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Home » Student Success » Health & Safety » Mental, Social, & Behavioral Health » Mental Health and Schools

Mental Health and Schools

Contact Information

Mental Health and Schools

360-725-6433
Megan LaPalm
360-725-4469

The availability of a continuum of mental health supports impacts school climate and student wellbeing as measured by the School Quality and Student Support (SQSS) accountability measures. To create a systemic response, prevention efforts are primary, and individualized supports need to be available for students who struggle with behavior issues or who aren't responding to core instruction. Behavior and academic challenges, often indicated by absenteeism and course failure, are an indicator that a system to increase emotional safety and security hasn't been fully realized.


Child and Adolescent Mental Health

The majority of mental illness onset may occur in early childhood, adolescence, or young adulthood. Adolescent youth are also vulnerable for co-occurring substance use and abuse. Additionally, challenges that do not meet diagnostic criteria, including adverse childhood experiences (ACEs) and life-related mental problems and distress, may appear in school-age youth and compound mental health issues and concerns.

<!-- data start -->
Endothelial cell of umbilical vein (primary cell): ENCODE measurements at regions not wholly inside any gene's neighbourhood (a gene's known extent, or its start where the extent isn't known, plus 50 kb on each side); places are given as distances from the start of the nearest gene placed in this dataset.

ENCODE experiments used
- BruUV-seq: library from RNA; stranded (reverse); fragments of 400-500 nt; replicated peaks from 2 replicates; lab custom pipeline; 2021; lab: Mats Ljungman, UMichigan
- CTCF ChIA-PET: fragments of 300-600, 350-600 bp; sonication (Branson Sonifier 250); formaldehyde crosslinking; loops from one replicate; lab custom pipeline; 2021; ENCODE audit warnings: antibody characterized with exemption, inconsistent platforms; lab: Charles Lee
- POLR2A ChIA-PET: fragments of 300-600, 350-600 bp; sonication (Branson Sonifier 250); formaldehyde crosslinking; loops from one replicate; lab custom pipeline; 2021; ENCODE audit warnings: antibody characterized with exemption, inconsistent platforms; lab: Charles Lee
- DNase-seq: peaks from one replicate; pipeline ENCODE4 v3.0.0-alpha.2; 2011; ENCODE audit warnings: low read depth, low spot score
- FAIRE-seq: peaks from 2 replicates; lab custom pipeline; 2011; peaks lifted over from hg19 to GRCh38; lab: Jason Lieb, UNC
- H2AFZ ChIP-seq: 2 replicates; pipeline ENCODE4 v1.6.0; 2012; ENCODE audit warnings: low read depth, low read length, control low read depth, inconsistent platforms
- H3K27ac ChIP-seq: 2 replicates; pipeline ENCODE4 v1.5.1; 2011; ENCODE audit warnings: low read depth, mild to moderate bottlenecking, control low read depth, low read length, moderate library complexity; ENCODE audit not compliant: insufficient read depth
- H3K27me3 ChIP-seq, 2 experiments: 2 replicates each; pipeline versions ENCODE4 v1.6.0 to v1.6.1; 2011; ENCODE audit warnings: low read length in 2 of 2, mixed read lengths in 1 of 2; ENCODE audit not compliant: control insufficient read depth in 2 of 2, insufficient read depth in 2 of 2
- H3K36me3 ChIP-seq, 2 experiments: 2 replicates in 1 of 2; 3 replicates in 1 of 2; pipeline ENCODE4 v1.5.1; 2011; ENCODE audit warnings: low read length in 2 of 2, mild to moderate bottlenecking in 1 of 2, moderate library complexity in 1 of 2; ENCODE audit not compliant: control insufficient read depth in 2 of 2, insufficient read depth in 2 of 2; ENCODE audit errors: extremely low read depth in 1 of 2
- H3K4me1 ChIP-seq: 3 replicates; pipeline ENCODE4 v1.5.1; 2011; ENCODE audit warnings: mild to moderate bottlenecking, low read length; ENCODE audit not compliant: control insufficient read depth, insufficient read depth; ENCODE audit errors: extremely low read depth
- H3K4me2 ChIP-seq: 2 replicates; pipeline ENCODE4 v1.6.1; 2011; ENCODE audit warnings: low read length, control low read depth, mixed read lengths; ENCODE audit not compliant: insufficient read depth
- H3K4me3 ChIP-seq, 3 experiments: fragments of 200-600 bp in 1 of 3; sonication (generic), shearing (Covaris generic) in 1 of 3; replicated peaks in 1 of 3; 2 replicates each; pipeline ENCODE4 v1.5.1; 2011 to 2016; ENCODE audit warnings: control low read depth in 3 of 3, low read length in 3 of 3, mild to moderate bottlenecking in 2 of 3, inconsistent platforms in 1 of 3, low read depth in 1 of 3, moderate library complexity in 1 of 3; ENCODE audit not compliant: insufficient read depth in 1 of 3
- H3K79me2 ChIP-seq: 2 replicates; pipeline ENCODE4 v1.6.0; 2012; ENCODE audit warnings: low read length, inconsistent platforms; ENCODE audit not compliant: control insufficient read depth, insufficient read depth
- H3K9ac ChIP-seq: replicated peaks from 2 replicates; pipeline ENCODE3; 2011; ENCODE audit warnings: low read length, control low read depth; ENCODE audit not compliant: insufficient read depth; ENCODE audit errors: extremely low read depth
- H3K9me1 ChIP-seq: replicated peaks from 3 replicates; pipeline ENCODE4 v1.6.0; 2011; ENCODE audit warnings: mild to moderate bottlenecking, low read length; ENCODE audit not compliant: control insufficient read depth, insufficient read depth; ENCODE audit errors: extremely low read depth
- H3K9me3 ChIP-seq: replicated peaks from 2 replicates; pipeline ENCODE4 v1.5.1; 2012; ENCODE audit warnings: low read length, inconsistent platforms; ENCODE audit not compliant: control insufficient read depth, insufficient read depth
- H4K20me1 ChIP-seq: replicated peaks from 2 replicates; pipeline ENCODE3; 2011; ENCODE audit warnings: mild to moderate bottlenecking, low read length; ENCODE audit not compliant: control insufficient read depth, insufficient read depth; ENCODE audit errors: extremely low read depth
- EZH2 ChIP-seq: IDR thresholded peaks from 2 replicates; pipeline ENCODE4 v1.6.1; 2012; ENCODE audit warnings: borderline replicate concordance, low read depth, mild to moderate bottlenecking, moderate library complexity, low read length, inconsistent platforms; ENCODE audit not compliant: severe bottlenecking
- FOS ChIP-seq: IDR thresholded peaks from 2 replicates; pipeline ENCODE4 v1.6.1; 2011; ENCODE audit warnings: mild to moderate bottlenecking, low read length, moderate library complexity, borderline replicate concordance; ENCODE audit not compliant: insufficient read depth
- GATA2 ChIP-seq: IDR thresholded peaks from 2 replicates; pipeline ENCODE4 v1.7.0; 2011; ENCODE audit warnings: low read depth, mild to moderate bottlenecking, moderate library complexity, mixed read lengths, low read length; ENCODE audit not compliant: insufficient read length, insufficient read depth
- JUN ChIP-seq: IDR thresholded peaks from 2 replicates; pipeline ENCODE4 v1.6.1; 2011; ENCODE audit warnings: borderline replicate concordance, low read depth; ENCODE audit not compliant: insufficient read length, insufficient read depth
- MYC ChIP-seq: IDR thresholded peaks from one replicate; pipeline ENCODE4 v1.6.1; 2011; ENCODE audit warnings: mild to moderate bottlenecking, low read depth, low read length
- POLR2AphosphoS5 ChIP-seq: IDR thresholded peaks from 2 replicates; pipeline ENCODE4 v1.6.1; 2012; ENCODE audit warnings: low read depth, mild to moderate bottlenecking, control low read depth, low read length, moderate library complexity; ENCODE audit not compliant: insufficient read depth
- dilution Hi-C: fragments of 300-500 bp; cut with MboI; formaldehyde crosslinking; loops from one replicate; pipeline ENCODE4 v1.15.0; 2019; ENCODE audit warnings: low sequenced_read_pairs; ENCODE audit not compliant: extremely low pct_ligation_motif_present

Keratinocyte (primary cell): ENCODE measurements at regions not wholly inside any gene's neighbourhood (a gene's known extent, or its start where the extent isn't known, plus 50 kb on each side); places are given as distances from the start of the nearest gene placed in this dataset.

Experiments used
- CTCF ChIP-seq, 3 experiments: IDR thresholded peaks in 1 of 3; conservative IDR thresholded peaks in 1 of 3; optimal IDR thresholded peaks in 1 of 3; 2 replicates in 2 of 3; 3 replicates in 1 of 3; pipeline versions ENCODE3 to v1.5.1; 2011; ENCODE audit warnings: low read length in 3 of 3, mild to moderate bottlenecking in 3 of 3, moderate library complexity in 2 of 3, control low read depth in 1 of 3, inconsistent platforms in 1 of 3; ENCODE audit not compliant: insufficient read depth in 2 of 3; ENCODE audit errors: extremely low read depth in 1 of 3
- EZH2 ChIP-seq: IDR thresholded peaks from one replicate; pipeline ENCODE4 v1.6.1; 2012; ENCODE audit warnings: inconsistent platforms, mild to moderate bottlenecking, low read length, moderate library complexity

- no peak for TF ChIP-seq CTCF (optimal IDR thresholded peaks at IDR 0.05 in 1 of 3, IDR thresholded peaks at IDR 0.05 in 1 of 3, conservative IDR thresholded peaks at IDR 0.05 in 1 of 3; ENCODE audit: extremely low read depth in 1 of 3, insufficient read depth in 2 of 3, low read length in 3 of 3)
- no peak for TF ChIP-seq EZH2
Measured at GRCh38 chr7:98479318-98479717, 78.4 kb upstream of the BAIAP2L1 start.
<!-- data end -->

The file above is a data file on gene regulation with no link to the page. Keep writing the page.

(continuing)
CHILD AND ADOLESCENT MENTAL HEALTH RESOURCES:

The Student Assistance Prevention-Intervention Services Program (SAPISP)

The SAPISP, operated by OSPI, places Student Assistance Specialists in schools to implement comprehensive student assistance programs that address problems associated with substance use and other at-risk behaviors.

Behavior Best Practices and Strategies

The Behavior Menu provides best practices for LAP students in grades K-12 and focuses on addressing behavior needs to improve student academic outcomes. The work of the behavior panel aligns with the work of the OSPI Student Discipline Task Force, the Educational Opportunity Gap Oversight and Accountability Committee (EOGOAC), and the Social Emotional Learning Benchmarks Workgroup.

School Climate

Positive school climate is a culture of genuine support, safety, and care for each person in every school setting.

The National School Climate Center (NSCC, 2007) identifies the following elements of a positive school climate:

  • Norms, values, and expectations that support people feeling socially, emotionally, and physically safe
  • People are engaged and respected
  • Students, families, and educators work together to develop and contribute to a shared school vision
  • Educators model and nurture attitudes that emphasize the benefits and satisfaction gained from learning
  • Each person contributing to the operations of the school and the care of the physical environment

SCHOOL CLIMATE RESOURCES: